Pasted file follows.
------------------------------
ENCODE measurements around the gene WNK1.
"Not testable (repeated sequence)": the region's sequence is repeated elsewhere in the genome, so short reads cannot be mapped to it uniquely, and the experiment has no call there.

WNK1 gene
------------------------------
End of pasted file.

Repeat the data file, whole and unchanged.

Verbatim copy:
ENCODE measurements around the gene WNK1.
"Not testable (repeated sequence)": the region's sequence is repeated elsewhere in the genome, so short reads cannot be mapped to it uniquely, and the experiment has no call there.

WNK1 gene